Goodbye My Love

by Keith Turner on May 13, 2013

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Goodbye my love.  The next five weeks look like an eternity from this side but will be just a moment from the other side.  I will miss you when you are gone.  As I close down life here you will be starting life there for us.  I send you on your way with lots of hugs and lots of love.  See you in Sweden in five weeks.

Happy Birthday Mary!

by Keith Turner on May 9, 2013

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Add caption

Fifteen years ago today I welcomed my daughter Mary into the world.  She has been a bright light in my life since then.  As I am downsizing to very few possesions I have been reflecting on the things in life that are important to me.  My two children are on the top of that list of what is important in my life.  It is people and our relationship with them that really matter.

Happy Birthday Mary!

Gilgal Park in Salt Lake City

Falling Into Place

by Keith Turner on May 5, 2013

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Bee Hive Ready to Move
“Sometimes when things are falling apart they may actually be falling into place”.  This is what greeted me on Facebook this morning when I checked my news feed.  A picture meme shared by a friend.  The last few days have been filled with my plans falling apart.
Once of my great joys in my life of the last three years has been to be a bee keeper.  I have become fascinated by these little insects.  Finding them a new bee keeper was important to me.  My aunt who has wanted to be a bee keeper for a few years now was chosen by me to be their new bee keeper.  Plans were made to bring the hive down to Idaho along with my car.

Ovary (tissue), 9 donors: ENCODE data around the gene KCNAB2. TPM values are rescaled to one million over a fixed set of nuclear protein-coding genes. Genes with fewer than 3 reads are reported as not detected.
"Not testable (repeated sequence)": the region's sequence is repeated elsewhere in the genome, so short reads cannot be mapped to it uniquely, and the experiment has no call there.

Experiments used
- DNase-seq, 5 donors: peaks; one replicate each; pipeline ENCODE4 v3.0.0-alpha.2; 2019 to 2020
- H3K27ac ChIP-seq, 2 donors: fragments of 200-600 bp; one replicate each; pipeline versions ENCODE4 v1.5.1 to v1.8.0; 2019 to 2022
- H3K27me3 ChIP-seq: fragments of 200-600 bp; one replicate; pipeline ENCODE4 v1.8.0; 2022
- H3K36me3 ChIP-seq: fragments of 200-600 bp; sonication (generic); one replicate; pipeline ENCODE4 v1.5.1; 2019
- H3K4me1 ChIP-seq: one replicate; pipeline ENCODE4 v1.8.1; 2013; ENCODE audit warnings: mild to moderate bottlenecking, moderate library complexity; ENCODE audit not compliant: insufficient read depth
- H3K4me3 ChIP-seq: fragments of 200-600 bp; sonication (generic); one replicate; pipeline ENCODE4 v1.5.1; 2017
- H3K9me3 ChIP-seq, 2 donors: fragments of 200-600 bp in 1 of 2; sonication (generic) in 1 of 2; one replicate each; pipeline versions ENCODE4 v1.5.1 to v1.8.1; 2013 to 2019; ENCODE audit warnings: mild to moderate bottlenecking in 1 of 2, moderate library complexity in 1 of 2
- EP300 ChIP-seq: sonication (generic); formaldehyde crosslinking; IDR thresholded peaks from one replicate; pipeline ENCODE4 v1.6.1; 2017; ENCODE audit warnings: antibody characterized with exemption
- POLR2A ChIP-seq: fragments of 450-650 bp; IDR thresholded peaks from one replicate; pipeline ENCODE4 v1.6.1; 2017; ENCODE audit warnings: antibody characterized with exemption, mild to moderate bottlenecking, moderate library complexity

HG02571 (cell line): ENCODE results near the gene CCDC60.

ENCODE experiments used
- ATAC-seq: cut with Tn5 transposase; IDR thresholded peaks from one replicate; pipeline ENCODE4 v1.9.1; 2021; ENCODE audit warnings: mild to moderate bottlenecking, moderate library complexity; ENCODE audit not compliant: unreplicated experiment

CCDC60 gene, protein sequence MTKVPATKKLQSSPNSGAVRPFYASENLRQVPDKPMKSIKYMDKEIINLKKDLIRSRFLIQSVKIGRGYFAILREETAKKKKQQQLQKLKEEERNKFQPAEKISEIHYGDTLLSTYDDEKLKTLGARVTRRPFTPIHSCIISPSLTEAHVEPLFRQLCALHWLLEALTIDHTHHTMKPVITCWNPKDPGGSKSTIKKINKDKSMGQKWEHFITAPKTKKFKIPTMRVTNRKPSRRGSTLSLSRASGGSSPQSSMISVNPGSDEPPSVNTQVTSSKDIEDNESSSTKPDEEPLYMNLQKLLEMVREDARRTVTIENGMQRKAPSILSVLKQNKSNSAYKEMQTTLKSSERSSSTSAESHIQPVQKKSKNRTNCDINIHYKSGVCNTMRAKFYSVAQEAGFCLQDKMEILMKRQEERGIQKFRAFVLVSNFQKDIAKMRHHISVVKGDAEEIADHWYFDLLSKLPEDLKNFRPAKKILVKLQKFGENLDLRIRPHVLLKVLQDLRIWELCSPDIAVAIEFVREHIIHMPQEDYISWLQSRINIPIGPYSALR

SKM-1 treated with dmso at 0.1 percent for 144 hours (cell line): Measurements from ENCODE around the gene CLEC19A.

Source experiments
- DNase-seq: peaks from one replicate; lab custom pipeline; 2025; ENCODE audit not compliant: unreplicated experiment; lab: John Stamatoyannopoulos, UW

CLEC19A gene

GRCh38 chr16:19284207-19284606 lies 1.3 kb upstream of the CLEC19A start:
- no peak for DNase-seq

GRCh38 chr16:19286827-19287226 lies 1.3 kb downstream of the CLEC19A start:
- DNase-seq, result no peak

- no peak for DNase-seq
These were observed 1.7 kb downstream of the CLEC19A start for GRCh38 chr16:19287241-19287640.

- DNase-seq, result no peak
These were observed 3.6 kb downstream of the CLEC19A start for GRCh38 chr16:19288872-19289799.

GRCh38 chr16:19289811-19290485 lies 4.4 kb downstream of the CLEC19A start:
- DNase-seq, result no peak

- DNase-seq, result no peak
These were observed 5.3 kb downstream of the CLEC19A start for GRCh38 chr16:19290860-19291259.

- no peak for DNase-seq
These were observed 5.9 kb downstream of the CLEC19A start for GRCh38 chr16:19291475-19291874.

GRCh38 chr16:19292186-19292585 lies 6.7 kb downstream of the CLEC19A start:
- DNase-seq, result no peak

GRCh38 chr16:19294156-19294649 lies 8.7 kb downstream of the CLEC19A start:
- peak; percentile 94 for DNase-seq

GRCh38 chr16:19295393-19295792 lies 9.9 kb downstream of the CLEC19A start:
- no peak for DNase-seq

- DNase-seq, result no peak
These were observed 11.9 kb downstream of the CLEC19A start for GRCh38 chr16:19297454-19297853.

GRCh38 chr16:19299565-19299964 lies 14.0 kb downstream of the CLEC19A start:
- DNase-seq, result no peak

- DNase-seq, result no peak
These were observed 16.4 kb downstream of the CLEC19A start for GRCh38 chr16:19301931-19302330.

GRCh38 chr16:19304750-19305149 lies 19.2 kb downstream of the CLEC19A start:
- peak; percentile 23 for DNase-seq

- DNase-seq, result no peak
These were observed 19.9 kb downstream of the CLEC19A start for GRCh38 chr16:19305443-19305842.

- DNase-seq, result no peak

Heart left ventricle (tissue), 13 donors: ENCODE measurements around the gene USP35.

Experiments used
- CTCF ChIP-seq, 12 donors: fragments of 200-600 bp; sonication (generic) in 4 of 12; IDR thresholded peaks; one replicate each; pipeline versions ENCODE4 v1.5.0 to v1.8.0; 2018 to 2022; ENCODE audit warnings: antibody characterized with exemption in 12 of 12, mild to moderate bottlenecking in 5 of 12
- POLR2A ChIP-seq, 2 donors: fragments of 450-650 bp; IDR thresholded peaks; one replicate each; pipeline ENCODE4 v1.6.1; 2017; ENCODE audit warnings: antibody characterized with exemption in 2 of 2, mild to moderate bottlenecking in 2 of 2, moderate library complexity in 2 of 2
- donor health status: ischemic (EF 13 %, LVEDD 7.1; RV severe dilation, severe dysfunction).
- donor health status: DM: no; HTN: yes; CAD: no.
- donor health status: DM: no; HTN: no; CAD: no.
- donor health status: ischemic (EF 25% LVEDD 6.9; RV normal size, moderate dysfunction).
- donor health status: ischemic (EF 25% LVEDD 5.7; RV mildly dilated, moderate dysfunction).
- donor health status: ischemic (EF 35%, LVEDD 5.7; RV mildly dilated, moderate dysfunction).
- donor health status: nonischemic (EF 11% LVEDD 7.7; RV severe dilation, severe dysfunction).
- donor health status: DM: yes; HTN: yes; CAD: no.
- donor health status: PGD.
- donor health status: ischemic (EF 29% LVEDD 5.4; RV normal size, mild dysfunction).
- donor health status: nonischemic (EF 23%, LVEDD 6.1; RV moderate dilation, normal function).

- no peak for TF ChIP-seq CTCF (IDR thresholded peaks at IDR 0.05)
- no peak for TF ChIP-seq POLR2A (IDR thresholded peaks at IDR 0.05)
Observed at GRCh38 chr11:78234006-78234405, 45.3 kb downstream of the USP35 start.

Early in the morning I covered the exit points with mesh wire so that the bees could not get out preparing the hive for transport to a new location.  I did not secure it will enough and the bees were able to escape.  By mid afternoon when I was ready to retrieve the hive it was covered in very angry bees who could not get back into their hive.  No sooner did I approach the hive then hundreds of bees flew at me to let me know they were angry.  Even with a bee suit on they even managed to find a place to sting me through my socks on my ankles.  I had no choice but to pull off the wire mess and leave the hive where it was at.
As everything has fallen into place I will have another opportunity to bring the hive up to Idaho.  I was able to spend time with my father and step-mother last night and to spend time with my mother and step-father this morning.  This time would have been spend with the hive and instructing my aunt about the bees instead.  I will also have time to do spring maintenance of the hive which I had been unable to do.
It is  not unusually for plans to fall apart but as I am preparing to move to another country I have a lot of moving parts and limited time to get everything done I need to.  When something does not work as planned it becomes easy for me to feel overwhelmed.  And yet sometimes the falling apart is really just a falling into place.

Goodbye Car

by Keith Turner on May 5, 2013

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I gave my father my car and today he picked it up.  Now it would be nice to just be able to say that and be done with it.  I gave something away and that was that.  But it is not that simple and it may never be simple for me.  I am attached to my stuff.  There was the normal emotional moment of OMG what have I just done.  If I was not moving and forced to decutter my life I might have stopped by now in the declutter department.

I wont bore you with all the detail but it was not easy to get the car on the trailer he was going to haul it home on.  Nothing worked out the way I had planned, which only added to my feelings of despondency.   I returned with him to Idaho Falls spending four hours in the car some of it talking.  We talked over dinner and after dinner.  I was once again reminded of what is important to me.  I spent time with my father.